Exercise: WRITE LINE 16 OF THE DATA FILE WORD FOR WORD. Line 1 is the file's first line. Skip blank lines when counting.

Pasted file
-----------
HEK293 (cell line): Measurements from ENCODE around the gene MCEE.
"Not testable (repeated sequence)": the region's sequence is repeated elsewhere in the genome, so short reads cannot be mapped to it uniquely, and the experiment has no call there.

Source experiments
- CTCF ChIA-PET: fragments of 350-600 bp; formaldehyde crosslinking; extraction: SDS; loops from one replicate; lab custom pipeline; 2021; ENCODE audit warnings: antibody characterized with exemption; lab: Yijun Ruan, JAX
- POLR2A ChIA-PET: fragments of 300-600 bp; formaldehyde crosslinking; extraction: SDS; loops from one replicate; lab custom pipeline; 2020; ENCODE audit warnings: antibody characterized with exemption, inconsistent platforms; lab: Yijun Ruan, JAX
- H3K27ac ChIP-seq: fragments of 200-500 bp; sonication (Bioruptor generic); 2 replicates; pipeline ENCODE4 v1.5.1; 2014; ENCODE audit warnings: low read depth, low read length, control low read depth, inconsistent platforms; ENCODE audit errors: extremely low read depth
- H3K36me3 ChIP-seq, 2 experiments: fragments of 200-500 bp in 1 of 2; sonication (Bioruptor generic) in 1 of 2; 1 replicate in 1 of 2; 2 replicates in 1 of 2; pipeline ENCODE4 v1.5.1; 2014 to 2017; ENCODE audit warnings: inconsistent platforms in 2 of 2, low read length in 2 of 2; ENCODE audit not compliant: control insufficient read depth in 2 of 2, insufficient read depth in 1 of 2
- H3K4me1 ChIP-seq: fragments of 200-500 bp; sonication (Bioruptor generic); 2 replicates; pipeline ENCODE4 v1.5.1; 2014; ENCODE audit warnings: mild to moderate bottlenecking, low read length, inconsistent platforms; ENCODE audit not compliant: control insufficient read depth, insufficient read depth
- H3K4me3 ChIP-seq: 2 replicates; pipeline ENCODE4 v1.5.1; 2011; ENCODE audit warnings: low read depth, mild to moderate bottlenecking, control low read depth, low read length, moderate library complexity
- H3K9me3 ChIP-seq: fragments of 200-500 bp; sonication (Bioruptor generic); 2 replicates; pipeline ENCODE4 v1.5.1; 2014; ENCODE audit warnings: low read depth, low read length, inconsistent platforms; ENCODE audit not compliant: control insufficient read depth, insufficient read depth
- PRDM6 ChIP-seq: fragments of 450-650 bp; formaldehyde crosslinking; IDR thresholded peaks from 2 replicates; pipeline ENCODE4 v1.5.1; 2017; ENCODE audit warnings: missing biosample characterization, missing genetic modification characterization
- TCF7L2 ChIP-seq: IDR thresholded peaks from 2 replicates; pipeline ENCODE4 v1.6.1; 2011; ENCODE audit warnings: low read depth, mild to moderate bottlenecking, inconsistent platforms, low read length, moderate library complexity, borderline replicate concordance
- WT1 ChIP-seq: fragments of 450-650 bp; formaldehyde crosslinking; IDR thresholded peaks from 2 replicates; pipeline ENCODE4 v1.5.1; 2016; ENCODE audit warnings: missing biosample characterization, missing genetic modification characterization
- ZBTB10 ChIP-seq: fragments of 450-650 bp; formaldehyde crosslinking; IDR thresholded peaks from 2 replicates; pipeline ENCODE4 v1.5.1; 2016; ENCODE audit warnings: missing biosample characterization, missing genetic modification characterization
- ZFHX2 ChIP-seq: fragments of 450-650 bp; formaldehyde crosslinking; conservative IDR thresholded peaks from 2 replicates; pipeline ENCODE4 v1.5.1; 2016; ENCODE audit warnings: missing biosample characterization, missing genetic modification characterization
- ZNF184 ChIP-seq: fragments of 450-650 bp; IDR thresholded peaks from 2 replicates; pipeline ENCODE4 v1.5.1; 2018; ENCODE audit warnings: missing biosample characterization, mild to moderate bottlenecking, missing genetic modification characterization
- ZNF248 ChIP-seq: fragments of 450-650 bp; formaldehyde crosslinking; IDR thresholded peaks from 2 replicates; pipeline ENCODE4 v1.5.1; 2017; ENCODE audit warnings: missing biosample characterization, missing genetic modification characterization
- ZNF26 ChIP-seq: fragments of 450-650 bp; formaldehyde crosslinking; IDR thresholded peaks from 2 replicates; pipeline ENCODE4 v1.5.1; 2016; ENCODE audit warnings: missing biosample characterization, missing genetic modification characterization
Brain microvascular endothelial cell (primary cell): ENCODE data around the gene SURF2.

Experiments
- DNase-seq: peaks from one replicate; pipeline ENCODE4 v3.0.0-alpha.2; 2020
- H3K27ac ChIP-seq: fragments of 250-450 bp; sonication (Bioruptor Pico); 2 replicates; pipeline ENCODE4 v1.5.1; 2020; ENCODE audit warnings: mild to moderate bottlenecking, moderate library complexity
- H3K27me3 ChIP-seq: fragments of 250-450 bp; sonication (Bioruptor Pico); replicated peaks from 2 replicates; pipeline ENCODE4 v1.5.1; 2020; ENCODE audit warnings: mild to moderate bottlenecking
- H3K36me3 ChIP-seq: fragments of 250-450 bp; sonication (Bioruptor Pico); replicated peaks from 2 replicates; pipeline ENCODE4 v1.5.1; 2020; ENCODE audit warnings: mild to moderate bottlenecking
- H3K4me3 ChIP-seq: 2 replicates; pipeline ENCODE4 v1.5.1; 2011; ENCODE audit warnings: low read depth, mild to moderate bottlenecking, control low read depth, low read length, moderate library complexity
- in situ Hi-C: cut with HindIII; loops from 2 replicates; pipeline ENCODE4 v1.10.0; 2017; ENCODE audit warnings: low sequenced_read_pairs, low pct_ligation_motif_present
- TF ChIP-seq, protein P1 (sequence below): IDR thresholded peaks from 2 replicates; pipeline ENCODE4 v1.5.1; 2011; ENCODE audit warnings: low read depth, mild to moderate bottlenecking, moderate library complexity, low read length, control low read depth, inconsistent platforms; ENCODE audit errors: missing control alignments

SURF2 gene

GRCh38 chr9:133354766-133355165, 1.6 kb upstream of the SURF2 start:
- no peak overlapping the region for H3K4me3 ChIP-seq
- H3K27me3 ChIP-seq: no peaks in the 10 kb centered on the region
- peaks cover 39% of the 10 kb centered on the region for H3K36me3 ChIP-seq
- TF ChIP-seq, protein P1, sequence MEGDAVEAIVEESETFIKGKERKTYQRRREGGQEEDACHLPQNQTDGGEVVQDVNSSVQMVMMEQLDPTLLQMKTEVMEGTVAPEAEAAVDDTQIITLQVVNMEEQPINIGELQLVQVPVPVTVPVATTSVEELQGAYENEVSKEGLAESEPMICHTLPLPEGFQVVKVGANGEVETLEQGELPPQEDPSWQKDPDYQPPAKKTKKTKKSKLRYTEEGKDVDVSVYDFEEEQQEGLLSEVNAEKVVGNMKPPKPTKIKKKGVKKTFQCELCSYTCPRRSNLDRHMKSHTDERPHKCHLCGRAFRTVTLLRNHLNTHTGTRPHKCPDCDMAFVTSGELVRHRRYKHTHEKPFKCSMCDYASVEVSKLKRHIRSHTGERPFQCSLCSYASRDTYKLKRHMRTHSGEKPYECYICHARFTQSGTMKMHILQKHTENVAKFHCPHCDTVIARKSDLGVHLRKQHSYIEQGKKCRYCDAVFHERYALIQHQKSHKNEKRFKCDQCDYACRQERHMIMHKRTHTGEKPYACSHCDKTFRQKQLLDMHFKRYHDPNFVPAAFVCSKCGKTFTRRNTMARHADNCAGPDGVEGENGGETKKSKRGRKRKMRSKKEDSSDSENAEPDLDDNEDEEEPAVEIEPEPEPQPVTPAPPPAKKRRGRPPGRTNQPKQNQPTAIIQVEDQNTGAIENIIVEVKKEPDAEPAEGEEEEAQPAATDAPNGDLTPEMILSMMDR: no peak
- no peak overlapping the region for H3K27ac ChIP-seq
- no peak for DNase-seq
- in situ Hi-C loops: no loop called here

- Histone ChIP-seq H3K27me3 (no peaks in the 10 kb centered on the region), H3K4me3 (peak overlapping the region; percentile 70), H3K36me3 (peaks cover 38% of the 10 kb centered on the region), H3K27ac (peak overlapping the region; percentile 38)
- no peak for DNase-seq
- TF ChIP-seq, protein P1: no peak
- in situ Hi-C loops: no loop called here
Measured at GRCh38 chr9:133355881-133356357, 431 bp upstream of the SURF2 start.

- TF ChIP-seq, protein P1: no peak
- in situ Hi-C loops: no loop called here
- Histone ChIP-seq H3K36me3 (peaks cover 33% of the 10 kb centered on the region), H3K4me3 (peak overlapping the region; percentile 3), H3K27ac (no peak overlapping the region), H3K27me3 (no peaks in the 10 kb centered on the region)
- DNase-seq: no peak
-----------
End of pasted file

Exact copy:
- ZNF184 ChIP-seq: fragments of 450-650 bp; IDR thresholded peaks from 2 replicates; pipeline ENCODE4 v1.5.1; 2018; ENCODE audit warnings: missing biosample characterization, mild to moderate bottlenecking, missing genetic modification characterization